Archive for March, 2011

Quick Spinach and Feta Pie


Quick Spinach and Feta Pie

I haven’t made anything with Filo dough for a long time but saw a version of this recipe on Jamie Oliver’s site and wanted to try it. It’s part of his 30 Minute Meal recipes (the cookbook will be released in the U.S. in October). Filo dough or pastry is found in the frozen section, near the pie crusts. This is my version.

It was fairly easy and quick and really good!




5 free range or organic eggs

101/2 oz. organic feta cheese

¼ cup organic Cheddar cheese, preferably raw milk cheddar

Dried oregano and sea or Celtic salt, and pepper

1 organic lemon

1 – 2 tlbs of organic, pastured butter

14oz bag organic baby spinach

1 pound package of filo pastry (I found organic Filo at our HF store)

1 whole nutmeg or 1-2 tsp of grated nutmeg




To Start: Get all your ingredients and equipment ready. Turn the oven on to 400°. Put a medium (10 ½  in diameter) ovenproof frying pan on a medium heat.


Crack 5 eggs into a mixing bowl and crumble in 10 ½ ounces of feta. Grate in the Cheddar Cheese.

Add a pinch of pepper, a couple of pinches of dried oregano, zest of 1 lemon and a glug of olive oil.


Put the empty frying pan back on the heat, add a little olive oil and a knob of butter and pile in half of the spinach. Gently push and move it around and add more as it wilts down. Make sure it doesn’t catch on the bottom and, when there’s room, start adding the rest, stirring frequently.

Meanwhile, take the pastry out of the fridge. Lay a large sheet of parchment paper, approx 20 inches long, on the worktop, rub a little olive oil all over it, then scrunch it up and lay it out flat again. Arrange 4 filo pastry sheets in a large rectangle, overlapping at the edges, so they almost cover the paper. Rub some olive oil over them. Sprinkle over a good pinch of pepper and a pinch of salt. Repeat until you have 3 layers. Don’t worry about any cracked bits. Remember to keep stirring the spinach. (to see how to put it together, watch the video at

Once the spinach is really nice and dense, take the pan off the heat. Add the wilted spinach to the egg mixture and grate in 1/2 a nutmeg. Mix well. Carefully move the greaseproof paper and filo into the empty frying pan so the edges spill over. Push it down into the sides of the pan, then pour in the egg mixture and spread it out. Fold the filo sheets over the top and let them fall where they will.

Put the pan back on a medium heat for a couple of minutes to get the bottom cooking, then put the pan into the oven on the top shelf to cook for 18 to 20 minutes, or until golden and crisp.  Enjoy!

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Avoiding GMO’s in Restaurants

Another great guest post today from Jeffrey Smith. Thank you, Jeffrey!

Avoiding Genetically Modified Organisms in Restaurants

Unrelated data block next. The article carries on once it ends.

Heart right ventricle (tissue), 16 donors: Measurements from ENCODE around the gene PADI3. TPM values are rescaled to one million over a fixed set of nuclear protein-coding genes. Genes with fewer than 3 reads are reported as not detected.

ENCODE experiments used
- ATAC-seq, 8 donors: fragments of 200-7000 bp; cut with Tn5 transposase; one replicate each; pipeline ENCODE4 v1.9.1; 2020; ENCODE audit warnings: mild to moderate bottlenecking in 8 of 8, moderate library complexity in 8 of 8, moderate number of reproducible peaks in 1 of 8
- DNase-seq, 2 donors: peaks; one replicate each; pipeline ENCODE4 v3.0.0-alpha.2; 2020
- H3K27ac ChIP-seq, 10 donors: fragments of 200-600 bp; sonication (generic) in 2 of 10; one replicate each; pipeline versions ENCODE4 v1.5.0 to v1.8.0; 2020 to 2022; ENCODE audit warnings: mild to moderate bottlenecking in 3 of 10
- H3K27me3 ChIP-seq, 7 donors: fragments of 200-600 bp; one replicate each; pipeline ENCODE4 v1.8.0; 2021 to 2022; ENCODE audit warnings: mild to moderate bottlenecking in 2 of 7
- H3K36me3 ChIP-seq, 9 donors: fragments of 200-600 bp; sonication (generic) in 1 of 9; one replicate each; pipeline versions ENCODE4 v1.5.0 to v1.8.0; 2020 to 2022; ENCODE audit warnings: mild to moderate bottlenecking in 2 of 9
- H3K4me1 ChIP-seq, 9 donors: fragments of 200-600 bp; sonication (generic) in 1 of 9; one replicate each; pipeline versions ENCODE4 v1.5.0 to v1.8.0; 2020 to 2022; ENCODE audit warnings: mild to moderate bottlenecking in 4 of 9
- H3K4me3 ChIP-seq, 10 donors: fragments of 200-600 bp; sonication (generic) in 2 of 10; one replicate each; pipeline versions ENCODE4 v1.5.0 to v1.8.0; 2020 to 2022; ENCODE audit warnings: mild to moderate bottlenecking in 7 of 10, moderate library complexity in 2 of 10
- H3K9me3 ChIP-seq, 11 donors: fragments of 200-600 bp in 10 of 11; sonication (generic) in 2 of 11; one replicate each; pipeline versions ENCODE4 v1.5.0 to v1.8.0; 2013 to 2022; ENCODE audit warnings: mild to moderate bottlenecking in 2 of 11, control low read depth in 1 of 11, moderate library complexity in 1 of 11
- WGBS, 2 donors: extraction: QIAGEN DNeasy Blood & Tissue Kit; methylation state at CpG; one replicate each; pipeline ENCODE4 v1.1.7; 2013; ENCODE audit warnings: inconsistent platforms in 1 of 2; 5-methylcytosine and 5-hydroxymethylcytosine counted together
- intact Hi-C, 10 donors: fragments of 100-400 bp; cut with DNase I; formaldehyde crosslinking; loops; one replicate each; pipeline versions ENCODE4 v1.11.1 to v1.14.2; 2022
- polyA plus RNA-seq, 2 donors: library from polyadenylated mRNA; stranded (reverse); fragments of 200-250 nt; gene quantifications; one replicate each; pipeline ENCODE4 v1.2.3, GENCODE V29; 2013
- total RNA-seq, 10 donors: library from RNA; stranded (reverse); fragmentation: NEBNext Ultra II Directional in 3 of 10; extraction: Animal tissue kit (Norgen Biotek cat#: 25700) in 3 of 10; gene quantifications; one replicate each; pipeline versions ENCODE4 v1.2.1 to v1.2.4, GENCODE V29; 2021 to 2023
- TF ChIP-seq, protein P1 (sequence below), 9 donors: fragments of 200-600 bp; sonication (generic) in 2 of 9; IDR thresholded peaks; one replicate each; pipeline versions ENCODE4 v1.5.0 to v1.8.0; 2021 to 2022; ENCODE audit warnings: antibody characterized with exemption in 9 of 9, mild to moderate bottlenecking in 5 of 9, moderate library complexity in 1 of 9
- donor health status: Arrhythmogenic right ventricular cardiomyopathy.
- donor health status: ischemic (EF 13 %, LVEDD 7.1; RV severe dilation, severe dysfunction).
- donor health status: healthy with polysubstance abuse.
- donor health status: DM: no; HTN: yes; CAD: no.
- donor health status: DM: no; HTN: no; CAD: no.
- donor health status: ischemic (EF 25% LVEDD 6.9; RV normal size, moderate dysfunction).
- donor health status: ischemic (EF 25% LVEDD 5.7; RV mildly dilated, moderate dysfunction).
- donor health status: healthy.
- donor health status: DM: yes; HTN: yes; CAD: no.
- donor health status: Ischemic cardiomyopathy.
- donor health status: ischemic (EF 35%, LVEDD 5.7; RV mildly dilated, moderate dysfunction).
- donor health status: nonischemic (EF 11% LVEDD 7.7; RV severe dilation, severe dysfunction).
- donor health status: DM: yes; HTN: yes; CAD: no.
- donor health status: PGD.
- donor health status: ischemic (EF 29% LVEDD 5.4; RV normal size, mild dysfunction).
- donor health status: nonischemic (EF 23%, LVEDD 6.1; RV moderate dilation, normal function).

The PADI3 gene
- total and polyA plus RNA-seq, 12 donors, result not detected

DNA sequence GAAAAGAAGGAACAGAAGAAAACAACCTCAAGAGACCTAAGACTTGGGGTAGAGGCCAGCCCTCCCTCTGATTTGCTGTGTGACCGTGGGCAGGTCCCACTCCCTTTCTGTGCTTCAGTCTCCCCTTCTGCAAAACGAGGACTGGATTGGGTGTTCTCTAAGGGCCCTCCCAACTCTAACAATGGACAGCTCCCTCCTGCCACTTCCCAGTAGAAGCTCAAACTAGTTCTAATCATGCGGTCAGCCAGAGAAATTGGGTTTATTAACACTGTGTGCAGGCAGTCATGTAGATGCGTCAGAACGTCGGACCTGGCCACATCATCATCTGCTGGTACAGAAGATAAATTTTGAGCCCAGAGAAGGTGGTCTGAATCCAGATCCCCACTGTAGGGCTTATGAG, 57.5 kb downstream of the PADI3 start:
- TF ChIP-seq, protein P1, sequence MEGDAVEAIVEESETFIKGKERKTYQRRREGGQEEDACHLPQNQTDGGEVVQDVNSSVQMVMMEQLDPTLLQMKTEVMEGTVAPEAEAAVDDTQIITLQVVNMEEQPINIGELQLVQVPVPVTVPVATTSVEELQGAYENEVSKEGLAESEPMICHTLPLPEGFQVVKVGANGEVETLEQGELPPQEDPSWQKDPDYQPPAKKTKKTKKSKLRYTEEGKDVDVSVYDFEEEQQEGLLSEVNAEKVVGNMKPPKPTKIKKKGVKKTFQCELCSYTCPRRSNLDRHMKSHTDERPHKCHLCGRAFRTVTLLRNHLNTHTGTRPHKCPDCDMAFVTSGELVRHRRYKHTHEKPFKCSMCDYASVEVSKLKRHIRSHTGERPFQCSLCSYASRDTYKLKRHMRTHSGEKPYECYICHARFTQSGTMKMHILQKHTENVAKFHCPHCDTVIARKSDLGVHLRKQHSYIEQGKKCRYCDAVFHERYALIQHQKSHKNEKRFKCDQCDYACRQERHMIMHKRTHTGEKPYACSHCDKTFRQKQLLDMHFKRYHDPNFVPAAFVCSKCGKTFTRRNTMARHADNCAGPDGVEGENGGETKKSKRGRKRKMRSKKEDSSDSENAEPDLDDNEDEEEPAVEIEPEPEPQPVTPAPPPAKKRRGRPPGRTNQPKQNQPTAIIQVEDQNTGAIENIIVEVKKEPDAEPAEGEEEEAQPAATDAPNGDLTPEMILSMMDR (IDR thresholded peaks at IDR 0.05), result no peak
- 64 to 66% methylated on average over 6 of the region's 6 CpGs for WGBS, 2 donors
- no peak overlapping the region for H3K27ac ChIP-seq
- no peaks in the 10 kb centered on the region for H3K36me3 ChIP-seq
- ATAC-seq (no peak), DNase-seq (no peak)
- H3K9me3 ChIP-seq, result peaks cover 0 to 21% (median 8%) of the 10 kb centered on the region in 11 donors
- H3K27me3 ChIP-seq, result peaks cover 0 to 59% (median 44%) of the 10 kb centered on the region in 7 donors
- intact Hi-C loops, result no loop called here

By Jeffrey Smith

When eating at restaurants, it is not too hard to identify non-GMO options if your restaurant cooks from scratch. If they used processed foods, which is true of fast food places, they will have hidden GM ingredients.

For those restaurants that do cook from scratch, you will be able to easily identify most food items that may be GMOs. Corn products include tortillas, corn bread, corn on the cob, polenta, and corn chowder. Soy products include tofu, teriyaki and soy sauce. Any item that contains zucchini or yellow crook neck squash is a gamble, since a small amount of these are GMOs.

The hidden ingredients are usually the oils used for cooking and for salad dressing. Most restaurant cooking oil is from soy, corn, cottonseed, and canola—all GMOs. If they say vegetable oil or margarine, it means it is almost certainly one of these.

So the first question usually is, “What oil do you cooked with?” If they use GMO oils, ask if they have anything that is cooked without oil, or if olive oil or some other oil can be used. If they have olive oil, be sure it’s not a blend. Many restaurants blend canola and olive. (In fact, some shady olive oil companies actually blend other oils into their olive oil but don’t reveal that on the label.)

You may go through the same routine for the salad dressing, to make sure it is pure olive oil. Same for desserts; make sure they don’t use margarine and vegetable oil as shortening. But for desserts, you also have to think about the sugar. Unless sugar says pure cane or organic, it likely contains sugar from GM sugar beets.

To avoid dairy products from cows treated with genetically modified rbGH, in U.S. restaurants you will likely have to avoid menu items with dairy. (The hormone is banned in practically every other country.) Very few restaurants buy milk from non-treated cows, but it doesn’t hurt to ask. In fact, it is always good to ask every time, so the restaurant realizes it’s an issue, and can take steps to eliminate GMOs.

Since most processed foods contain GM derivatives (corn and soy, for example), ask what foods are freshly prepared. But check if packaged sauces are used.

Other common sources of GM foods at restaurants include ketchup, bread, and mayonnaise.

If you plan ahead, you can call or email the restaurant you plan to visit and ask for a list that let’s you know: Going through this process will not only give you a superb list of healthy eating options, but informs the restaurant that you prefer healthier non-GMO options when you dine out, a win, win situation for everyone.

Give a copy of the Non-GMO Shopping Guide that lists “at-risk” ingredients to your waiter, waitress, chef, or restaurant owner. And add the GMO Health Risks brochure, so they understand why you are concerned, and why they should be too.